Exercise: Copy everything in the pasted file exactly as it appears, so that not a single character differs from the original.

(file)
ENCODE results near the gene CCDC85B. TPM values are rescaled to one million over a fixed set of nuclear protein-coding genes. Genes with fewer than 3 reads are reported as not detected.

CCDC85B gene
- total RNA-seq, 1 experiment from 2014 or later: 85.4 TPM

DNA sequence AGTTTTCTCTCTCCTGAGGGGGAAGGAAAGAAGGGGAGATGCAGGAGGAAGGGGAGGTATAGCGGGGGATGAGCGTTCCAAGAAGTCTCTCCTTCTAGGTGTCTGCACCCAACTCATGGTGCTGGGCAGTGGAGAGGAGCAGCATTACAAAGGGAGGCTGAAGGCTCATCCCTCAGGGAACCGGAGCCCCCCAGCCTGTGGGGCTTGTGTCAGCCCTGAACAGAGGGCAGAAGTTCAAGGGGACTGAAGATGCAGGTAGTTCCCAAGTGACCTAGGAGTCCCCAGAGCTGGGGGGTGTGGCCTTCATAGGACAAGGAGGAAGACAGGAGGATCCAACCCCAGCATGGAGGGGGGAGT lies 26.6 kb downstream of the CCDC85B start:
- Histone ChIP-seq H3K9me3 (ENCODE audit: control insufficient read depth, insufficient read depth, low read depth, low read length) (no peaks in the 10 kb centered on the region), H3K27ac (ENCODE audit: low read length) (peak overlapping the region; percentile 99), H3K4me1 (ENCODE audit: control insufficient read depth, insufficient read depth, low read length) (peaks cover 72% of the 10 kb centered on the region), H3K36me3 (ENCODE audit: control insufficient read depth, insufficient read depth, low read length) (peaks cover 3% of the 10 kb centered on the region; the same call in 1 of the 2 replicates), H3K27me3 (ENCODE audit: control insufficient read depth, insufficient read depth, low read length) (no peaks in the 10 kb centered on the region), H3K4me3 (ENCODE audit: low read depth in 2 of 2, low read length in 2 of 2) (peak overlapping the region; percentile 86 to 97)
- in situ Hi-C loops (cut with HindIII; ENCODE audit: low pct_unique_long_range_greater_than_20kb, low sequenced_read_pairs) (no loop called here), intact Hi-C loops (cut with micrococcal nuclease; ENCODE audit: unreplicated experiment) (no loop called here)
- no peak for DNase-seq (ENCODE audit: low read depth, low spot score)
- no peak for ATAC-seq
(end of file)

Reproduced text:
ENCODE results near the gene CCDC85B. TPM values are rescaled to one million over a fixed set of nuclear protein-coding genes. Genes with fewer than 3 reads are reported as not detected.

CCDC85B gene
- total RNA-seq, 1 experiment from 2014 or later: 85.4 TPM

DNA sequence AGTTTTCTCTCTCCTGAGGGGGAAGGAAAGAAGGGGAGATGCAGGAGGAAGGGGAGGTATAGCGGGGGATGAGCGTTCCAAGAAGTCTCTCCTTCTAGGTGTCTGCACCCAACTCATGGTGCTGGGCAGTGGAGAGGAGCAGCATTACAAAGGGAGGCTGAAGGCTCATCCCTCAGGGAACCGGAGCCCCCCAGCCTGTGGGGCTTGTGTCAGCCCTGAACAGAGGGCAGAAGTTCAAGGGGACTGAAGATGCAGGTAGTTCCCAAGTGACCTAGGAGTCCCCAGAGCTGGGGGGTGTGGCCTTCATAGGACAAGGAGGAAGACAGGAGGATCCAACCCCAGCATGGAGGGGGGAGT lies 26.6 kb downstream of the CCDC85B start:
- Histone ChIP-seq H3K9me3 (ENCODE audit: control insufficient read depth, insufficient read depth, low read depth, low read length) (no peaks in the 10 kb centered on the region), H3K27ac (ENCODE audit: low read length) (peak overlapping the region; percentile 99), H3K4me1 (ENCODE audit: control insufficient read depth, insufficient read depth, low read length) (peaks cover 72% of the 10 kb centered on the region), H3K36me3 (ENCODE audit: control insufficient read depth, insufficient read depth, low read length) (peaks cover 3% of the 10 kb centered on the region; the same call in 1 of the 2 replicates), H3K27me3 (ENCODE audit: control insufficient read depth, insufficient read depth, low read length) (no peaks in the 10 kb centered on the region), H3K4me3 (ENCODE audit: low read depth in 2 of 2, low read length in 2 of 2) (peak overlapping the region; percentile 86 to 97)
- in situ Hi-C loops (cut with HindIII; ENCODE audit: low pct_unique_long_range_greater_than_20kb, low sequenced_read_pairs) (no loop called here), intact Hi-C loops (cut with micrococcal nuclease; ENCODE audit: unreplicated experiment) (no loop called here)
- no peak for DNase-seq (ENCODE audit: low read depth, low spot score)
- no peak for ATAC-seq